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    Re: Lewis and Clark lunars: more 1803 Almanac data
    From: Ken Muldrew
    Date: 2004 Apr 16, 23:10 -0600

    > >On 16 Apr 2004 at 17:33, George Huxtable wrote:
    > Another part of the cause of the slowing of speed between Moon and
    > star can be caused by a sort of misalignment, due to the star not
    > being directly in line with the path of the Moon across the sky.
    > That's the effect that Ken was considering. It should have been taken
    > into account in the Moon-star true-distance predictions in the
    > Almanac. But if the star turned out to be a different star from the
    > one the predictions were for, and further away from the Moon's path,
    > then we would not only expect the lunar-distance predictions to be
    > wrong, but also to be changing more slowly too. That, I think, is what
    > Ken was getting at. I can't quite see, yet, how he arrives at that
    > misalignment of about 36deg from the numbers he quotes: perhaps he
    > will explain further.
    That is exactly right. In the few lunars that I've done (I'm a complete
    beginner at this), the moon's apparent motion with respect to the ecliptic
    stars/planets has always been around 27"/min. I know that this can
    change due to refraction and parallax, even for a star or planet that's
    right on the moon's path, but I don't know what the limits of this change
    are. I assumed that the apparent motion would remain pretty close to the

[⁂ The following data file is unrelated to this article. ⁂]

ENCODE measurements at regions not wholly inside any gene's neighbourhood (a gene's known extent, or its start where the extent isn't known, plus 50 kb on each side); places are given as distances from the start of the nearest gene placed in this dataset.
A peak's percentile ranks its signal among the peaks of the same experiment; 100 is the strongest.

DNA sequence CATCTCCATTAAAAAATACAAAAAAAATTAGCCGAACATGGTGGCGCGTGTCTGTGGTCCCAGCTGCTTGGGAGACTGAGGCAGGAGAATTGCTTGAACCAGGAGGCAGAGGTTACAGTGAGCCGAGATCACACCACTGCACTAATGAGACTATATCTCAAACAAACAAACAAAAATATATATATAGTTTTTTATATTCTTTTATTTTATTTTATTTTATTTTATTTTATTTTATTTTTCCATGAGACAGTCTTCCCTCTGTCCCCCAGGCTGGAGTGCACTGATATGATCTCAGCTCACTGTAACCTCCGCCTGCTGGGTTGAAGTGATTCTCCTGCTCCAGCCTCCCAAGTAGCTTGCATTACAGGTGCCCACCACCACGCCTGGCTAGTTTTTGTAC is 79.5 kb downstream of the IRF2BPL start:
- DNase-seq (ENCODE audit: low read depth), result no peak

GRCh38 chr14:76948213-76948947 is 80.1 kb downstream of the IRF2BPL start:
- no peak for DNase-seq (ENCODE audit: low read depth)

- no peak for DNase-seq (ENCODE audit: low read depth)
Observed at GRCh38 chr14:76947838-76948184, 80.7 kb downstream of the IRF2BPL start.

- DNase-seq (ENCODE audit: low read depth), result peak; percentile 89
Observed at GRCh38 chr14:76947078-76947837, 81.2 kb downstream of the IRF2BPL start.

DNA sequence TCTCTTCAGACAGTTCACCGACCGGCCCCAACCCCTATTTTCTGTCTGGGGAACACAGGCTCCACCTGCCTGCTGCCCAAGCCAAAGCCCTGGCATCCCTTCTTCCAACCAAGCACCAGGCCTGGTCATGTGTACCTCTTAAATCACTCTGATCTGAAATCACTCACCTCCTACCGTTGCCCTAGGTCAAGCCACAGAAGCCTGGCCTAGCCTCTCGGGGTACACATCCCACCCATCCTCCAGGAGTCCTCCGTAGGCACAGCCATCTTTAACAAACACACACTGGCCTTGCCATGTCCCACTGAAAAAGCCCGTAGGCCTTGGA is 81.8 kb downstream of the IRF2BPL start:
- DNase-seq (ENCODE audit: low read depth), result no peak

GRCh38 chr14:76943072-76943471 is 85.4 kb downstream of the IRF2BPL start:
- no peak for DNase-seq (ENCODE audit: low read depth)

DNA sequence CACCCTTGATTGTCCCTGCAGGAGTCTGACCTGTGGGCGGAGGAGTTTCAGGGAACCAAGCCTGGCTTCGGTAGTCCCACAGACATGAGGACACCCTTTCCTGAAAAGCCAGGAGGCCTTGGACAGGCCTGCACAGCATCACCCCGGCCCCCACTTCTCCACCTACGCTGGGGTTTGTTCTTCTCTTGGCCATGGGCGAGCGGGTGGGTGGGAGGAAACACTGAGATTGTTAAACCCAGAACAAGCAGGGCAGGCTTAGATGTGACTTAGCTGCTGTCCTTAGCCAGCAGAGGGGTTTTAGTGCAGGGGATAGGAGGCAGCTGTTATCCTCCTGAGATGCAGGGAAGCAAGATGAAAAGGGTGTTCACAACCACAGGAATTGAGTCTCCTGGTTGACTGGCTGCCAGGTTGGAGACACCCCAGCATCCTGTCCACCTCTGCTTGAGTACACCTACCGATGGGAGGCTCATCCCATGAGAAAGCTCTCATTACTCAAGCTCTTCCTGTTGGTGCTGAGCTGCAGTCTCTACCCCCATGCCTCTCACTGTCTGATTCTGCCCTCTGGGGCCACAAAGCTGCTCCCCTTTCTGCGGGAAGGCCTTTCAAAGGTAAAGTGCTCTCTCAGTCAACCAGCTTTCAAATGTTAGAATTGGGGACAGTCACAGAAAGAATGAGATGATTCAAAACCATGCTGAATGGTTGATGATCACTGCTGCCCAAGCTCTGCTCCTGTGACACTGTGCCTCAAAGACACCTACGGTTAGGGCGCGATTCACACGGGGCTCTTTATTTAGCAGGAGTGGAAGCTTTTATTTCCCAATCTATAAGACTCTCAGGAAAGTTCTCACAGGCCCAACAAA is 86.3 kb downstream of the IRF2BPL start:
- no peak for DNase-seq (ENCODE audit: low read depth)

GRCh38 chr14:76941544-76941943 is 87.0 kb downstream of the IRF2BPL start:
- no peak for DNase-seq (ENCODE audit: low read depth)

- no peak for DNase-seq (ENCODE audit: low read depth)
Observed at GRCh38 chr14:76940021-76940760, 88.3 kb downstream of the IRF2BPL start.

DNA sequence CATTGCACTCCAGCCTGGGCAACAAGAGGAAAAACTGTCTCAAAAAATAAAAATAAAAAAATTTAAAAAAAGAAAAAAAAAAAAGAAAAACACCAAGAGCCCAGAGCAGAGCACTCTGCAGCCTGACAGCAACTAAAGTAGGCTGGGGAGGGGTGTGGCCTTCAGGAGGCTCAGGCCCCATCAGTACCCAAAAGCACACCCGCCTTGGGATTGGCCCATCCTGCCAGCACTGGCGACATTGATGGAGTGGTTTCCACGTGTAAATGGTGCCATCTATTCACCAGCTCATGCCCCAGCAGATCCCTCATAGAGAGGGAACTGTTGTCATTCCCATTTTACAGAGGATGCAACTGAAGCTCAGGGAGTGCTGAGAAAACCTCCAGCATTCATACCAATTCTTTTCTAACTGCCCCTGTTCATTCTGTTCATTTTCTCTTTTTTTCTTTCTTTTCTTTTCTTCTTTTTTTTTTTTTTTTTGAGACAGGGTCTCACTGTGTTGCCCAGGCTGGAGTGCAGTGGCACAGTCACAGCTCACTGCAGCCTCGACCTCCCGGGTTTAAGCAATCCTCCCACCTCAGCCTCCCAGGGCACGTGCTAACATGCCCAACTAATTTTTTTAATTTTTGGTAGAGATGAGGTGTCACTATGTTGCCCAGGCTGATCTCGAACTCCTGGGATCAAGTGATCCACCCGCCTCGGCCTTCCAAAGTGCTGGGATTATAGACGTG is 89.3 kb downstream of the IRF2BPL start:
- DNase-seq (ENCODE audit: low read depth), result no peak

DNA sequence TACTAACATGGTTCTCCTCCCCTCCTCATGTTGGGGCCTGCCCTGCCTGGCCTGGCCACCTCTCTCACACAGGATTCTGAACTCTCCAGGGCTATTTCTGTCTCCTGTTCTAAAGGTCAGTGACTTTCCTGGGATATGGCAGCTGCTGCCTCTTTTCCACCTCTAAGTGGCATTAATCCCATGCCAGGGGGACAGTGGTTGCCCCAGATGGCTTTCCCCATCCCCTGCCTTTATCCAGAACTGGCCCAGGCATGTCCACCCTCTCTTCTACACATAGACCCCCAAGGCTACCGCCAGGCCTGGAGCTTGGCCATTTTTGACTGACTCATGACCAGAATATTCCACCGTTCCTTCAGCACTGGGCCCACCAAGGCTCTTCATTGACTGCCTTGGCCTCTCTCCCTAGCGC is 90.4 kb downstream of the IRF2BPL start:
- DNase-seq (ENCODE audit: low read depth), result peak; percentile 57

true motion. So for a first order approximation (perhaps zeroeth order
    would be more appropriate, despite my numbers with 3 figures!), the
    departure of the apparent motion from the true motion along the ecliptic
    (since Aldebaran is pretty close to the ecliptic) could tell us how far off
    the ecliptic the star being used really was. When you do plot both sets of
    readings and fit a line through them, it does appear that confidence can
    be put in the slope of this line. With the measured motion of the moon
    with respect to the mystery star, and the almanac motion of the moon
    with respect to aldebaran (almost as far away, but along the moon's
    path) we can construct a simple, Euclidean triangle (this is the zeroeth
    order part) and get the angle of divergence. That's where I got my "about
    36?" angle off the moon's path. I think if the problem is treated properly
    (taking refraction, parallax, and spherical geometry), we may get a much
    better estimate of the actual angle. But then again, I may be well wide of
    the mark. Nevertheless, I'll take a stab at this tomorrow. Hopefully the
    experts here will also give it a try if there's any sense in doing so.
    Ken Muldrew.

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